By Elizabeth J. Normen
Anniversaries provide a wonderful impetus for refreshing our understanding of big moments in history. Last year’s kick-off of the 150th anniversary of the Civil War, the celebration of Harriet Beecher Stowe’s 200th birthday, and the commemoration of the 10th anniversary of the terrorist attacks of September 11, 2001 gave us opportunities to delve deeper into Connecticut’s role in each event—roles that we could be proud of.
Now comes the 200th anniversary of the War of 1812, which this issue explores. Very much in need of a refresher, the first question I asked myself was, “Now, what was that war about again, and what did it have to do with Connecticut?” That led to my second question, “Uhhh, is it something to celebrate?” Ask our friends in New London and Stonington and the answer is “Yes!” Ask Wesleyan University Emeritus Professor of History Richard Buel and the answer is a decisive “No!”
That’s when I got intrigued.
As you’ll read in State Historian Walt Woodward’s column, Connecticut’s attitude toward the war was defiant to say the least. The problem is, we fought against not only the British but our own federal government. We refused to enforce federal law. We refused to provide troops when the government requested them. Connecticut Federalists obstructed the exercise of federal authority and seriously discussed secession—secession! As Dr. Buel wrote in an e-mail to CT Explored team member Mary Donohue, “Do you really want to feature this sort of behavior?”
The New London community, however, sees things a little differently. Edward Baker, executive director of the New London County Historical Society noted, also in an e-mail, that “The people of Connecticut—all of Connecticut—were affected by the War of 1812, mostly through a lack of markets and lack of manufactured goods caused by the British blockade of American ports. The people of southeastern Connecticut (at the time the most densely populated part of the state) were terrorized by the visible and active presence of the enemy just off shore; and at Stonington, we had one of the few successes of American militia in the war—that’s something to celebrate. End result, the War of 1812 was a boon to Connecticut. It created homegrown manufacturing due to limited access to English goods during the war. Where would Connecticut be without that? And it established—once and for all—the concept of ‘freedom of the seas,’ allowing Connecticut to expand, particularly its whaling industry. The industrial revolution could not have happened without a lubricant like sperm oil.”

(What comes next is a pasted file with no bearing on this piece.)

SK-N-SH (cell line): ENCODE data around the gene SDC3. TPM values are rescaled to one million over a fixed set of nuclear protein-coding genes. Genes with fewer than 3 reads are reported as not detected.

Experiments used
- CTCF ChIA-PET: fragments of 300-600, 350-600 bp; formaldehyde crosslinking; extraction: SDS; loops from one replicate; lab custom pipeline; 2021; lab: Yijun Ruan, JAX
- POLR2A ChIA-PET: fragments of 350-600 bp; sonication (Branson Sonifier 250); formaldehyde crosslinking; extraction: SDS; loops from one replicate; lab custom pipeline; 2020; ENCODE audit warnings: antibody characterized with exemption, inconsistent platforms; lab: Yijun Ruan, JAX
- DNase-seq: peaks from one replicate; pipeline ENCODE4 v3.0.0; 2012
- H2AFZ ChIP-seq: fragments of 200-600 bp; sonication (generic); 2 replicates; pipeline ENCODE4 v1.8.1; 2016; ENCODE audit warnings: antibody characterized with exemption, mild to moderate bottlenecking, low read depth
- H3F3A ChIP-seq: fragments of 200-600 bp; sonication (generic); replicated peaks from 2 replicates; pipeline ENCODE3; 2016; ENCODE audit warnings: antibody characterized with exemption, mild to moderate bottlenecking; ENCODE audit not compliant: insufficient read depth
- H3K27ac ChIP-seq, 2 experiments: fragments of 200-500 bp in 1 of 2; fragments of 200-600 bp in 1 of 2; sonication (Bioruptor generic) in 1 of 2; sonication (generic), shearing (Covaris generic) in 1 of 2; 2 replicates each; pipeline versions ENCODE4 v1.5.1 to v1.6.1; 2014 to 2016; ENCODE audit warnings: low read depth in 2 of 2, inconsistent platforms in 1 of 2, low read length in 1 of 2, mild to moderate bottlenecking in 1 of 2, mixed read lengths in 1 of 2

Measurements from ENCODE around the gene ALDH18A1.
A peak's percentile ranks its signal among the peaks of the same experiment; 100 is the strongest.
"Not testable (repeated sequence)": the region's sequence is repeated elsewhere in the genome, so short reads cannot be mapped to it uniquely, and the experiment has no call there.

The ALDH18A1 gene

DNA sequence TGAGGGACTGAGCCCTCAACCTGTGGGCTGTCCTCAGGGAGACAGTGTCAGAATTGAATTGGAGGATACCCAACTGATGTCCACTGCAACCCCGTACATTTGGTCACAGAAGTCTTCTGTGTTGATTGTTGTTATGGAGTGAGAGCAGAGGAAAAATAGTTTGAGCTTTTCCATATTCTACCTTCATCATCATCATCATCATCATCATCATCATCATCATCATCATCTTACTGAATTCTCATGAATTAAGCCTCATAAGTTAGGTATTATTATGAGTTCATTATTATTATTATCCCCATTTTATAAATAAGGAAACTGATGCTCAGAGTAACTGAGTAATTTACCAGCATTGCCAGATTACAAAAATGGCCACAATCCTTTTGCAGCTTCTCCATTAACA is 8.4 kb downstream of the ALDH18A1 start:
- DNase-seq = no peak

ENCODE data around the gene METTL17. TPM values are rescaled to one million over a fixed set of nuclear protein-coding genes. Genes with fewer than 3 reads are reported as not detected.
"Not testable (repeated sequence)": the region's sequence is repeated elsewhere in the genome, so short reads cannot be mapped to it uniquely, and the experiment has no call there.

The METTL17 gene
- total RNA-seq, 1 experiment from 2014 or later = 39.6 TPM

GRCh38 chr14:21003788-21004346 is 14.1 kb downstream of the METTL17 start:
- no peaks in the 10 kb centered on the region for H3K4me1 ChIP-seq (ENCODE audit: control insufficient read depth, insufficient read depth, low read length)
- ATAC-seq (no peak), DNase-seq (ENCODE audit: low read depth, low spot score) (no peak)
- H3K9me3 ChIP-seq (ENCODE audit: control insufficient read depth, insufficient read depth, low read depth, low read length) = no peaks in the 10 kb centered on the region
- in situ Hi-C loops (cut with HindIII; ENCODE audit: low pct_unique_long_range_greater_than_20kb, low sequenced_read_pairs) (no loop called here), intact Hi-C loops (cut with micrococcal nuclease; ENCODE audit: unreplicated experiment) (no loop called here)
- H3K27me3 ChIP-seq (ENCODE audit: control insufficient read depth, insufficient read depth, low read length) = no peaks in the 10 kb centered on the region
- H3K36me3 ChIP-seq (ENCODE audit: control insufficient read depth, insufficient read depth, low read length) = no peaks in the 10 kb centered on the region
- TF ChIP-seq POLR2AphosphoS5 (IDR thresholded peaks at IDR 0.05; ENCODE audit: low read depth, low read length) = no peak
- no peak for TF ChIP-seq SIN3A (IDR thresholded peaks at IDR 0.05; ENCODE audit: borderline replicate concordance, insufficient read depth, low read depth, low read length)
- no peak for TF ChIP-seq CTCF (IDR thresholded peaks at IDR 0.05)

In the Summer 2012 issue we’re exploring Connecticut’s behavior, good, bad, and indifferent. Matt Warshauer explains what that talk of secession was all about, Nancy Steenburg recounts the bravery at Stonington Point, and Jerry Roberts tells of the events in Essex that are still annually commemorated with the “Burning the Ships Parade”—at one time known as the “Losers’ Day Parade.” Our photo essay features artifacts from the war that are on view this summer in a special exhibition at the Lyman Allyn Art Museum in New London—including Stonington’s unusual 16-star, 16-stripe battle flag that some call the Star Spangled Banner’s little sister (see our related story).
Read on and decide for yourself. Was this Connecticut’s finest hour? To me, a clear-cut yes or no is not as important as a more nuanced understanding that our nation was then still young—and Connecticut was defiant but also fiercely independent, self-interested, and perhaps a little big for its britches.
Elizabeth J. Normen